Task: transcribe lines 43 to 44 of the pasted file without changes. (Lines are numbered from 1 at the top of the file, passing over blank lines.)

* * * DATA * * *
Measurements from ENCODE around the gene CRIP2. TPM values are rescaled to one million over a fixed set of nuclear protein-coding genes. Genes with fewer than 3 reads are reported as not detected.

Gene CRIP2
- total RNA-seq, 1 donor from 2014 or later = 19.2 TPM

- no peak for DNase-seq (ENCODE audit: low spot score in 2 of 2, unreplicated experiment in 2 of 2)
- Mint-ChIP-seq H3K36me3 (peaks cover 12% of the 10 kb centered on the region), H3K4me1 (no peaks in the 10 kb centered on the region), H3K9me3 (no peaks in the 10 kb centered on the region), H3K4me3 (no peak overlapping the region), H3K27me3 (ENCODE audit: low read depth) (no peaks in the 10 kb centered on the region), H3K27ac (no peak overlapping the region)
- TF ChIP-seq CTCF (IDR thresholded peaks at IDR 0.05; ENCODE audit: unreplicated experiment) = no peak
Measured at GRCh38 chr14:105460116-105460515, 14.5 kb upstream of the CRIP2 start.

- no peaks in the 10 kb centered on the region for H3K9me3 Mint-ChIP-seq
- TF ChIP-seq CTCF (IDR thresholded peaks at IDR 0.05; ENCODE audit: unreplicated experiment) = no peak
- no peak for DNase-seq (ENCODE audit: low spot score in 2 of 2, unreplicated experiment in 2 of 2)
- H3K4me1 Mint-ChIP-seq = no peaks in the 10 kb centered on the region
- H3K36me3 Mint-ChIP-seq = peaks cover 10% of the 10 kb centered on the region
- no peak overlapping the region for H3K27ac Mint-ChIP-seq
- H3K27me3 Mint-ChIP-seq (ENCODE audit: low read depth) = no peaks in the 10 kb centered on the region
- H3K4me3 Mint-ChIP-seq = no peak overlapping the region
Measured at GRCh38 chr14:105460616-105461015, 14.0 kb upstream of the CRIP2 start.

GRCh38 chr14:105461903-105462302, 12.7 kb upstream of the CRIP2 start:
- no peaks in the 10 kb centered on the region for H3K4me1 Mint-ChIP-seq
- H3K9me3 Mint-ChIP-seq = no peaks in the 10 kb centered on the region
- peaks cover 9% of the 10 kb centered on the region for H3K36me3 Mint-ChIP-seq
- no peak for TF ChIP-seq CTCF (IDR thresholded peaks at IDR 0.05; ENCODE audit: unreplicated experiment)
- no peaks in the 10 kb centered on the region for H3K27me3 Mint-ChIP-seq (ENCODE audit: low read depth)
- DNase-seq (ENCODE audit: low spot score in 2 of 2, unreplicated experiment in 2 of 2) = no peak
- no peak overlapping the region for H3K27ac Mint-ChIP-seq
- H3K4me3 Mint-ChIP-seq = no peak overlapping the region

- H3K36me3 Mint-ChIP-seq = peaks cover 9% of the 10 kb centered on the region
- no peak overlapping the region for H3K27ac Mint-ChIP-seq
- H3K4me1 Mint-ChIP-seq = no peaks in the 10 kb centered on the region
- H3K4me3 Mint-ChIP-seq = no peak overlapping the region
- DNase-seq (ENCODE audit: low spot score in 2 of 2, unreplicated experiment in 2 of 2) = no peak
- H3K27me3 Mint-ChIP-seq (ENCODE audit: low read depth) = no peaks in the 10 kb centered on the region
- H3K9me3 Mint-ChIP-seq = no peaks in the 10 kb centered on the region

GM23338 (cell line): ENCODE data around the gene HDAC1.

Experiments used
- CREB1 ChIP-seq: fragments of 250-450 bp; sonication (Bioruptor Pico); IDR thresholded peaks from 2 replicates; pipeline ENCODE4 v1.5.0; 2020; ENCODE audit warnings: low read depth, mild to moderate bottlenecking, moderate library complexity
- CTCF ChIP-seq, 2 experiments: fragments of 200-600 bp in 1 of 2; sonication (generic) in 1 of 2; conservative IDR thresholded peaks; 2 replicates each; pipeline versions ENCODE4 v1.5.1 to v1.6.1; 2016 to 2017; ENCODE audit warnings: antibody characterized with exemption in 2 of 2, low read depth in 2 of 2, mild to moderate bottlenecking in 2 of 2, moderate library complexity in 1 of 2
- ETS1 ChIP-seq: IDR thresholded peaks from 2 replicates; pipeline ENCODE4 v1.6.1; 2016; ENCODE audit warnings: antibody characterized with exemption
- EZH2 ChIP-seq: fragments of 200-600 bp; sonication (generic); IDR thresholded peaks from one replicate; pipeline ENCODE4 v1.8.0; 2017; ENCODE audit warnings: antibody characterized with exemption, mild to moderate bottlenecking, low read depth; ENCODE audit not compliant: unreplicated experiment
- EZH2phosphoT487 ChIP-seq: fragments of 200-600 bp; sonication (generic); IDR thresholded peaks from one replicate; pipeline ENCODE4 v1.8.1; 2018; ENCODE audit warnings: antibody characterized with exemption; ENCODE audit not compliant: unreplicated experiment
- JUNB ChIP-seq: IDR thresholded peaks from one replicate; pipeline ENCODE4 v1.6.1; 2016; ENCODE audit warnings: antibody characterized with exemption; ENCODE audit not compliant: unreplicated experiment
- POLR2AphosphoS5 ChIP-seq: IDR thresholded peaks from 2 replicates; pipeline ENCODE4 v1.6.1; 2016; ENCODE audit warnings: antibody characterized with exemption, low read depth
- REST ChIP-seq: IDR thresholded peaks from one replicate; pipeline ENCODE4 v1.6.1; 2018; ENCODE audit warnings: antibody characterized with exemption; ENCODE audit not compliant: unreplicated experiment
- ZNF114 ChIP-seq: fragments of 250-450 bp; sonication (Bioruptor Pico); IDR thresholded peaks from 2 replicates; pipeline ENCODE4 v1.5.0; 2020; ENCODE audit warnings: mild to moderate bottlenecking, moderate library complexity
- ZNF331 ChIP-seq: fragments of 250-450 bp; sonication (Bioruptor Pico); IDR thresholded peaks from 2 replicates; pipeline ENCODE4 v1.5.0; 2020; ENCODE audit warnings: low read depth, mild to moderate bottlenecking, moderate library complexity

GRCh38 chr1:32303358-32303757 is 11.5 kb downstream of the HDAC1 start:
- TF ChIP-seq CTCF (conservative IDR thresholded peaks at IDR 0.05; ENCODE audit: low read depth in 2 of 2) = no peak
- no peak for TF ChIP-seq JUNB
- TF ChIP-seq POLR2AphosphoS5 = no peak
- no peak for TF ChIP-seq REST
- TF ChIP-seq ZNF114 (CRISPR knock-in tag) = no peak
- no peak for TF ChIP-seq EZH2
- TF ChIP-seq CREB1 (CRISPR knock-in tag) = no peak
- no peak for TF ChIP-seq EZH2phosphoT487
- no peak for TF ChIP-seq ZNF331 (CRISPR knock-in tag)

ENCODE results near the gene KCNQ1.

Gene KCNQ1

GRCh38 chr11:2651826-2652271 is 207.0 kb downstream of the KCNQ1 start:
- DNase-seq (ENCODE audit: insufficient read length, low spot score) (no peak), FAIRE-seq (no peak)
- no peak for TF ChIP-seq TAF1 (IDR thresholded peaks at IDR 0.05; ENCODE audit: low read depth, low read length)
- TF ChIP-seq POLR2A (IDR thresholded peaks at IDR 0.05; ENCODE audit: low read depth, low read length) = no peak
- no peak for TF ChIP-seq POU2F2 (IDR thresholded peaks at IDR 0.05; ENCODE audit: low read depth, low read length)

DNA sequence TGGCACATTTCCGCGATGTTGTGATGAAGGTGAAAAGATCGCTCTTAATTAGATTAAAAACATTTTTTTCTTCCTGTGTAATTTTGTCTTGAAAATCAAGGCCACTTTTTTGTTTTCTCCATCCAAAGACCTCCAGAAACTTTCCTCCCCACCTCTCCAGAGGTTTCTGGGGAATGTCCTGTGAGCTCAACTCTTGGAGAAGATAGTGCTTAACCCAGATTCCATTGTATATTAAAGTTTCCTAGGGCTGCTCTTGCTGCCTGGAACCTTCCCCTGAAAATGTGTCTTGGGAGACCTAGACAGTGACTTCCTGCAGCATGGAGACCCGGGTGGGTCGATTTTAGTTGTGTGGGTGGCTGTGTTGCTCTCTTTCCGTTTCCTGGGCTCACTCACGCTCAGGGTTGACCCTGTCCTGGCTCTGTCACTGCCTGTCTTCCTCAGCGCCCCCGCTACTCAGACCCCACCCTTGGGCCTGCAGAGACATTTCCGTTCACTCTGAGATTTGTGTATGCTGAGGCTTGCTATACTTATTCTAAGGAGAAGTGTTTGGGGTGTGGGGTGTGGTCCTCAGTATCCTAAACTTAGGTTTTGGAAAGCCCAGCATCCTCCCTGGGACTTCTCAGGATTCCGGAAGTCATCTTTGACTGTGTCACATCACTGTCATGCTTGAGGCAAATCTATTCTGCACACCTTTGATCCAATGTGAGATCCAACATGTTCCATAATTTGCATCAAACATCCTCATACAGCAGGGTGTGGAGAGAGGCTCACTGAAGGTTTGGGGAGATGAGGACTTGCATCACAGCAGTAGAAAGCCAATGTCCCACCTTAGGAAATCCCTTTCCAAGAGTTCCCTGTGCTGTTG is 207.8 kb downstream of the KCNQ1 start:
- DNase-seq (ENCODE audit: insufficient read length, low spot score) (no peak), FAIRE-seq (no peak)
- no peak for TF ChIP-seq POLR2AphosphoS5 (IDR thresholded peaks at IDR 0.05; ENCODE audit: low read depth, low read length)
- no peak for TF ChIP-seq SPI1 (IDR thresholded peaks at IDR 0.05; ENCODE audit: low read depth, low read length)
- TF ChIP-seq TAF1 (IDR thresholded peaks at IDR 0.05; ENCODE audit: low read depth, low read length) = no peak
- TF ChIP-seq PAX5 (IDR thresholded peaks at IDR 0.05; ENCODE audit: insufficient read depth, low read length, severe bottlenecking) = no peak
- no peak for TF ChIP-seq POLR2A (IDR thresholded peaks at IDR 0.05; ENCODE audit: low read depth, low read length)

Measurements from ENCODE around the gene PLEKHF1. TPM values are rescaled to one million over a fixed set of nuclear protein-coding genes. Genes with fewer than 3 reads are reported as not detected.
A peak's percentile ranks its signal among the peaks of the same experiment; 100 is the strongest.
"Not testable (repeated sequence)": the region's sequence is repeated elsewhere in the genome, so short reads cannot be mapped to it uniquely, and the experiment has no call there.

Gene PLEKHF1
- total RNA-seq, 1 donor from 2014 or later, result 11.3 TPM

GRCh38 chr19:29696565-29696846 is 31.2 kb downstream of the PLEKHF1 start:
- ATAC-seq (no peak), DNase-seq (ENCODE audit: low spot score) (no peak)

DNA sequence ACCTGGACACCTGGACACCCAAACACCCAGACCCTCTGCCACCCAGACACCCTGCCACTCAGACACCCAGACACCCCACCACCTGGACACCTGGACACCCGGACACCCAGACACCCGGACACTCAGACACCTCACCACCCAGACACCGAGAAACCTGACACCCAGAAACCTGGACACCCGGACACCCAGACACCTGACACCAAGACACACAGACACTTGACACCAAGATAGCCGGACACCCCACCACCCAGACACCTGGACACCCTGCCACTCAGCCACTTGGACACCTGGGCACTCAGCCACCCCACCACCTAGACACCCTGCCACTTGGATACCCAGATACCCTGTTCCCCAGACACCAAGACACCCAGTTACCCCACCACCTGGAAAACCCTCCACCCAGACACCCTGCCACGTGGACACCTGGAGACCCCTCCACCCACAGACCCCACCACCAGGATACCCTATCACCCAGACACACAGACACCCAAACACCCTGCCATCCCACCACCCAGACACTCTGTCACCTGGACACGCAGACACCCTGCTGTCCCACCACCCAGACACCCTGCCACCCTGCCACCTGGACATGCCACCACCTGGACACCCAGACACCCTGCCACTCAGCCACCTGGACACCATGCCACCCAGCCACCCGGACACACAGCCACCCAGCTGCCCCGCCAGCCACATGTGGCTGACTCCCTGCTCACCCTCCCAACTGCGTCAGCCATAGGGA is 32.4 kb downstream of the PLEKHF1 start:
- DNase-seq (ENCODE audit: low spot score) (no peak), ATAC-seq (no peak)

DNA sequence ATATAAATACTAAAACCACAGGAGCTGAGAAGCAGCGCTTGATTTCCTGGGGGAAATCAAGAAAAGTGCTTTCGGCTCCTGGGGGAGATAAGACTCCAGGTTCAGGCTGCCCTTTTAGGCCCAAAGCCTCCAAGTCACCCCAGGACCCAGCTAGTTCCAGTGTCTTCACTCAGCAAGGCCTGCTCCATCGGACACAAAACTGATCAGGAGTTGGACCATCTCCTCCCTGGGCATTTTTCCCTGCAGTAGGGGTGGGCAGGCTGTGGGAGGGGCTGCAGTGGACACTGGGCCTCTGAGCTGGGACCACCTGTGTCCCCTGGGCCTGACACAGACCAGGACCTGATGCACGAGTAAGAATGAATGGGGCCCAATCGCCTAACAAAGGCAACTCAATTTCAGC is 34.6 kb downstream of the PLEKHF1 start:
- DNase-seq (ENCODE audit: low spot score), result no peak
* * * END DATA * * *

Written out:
- ZNF114 ChIP-seq: fragments of 250-450 bp; sonication (Bioruptor Pico); IDR thresholded peaks from 2 replicates; pipeline ENCODE4 v1.5.0; 2020; ENCODE audit warnings: mild to moderate bottlenecking, moderate library complexity
- ZNF331 ChIP-seq: fragments of 250-450 bp; sonication (Bioruptor Pico); IDR thresholded peaks from 2 replicates; pipeline ENCODE4 v1.5.0; 2020; ENCODE audit warnings: low read depth, mild to moderate bottlenecking, moderate library complexity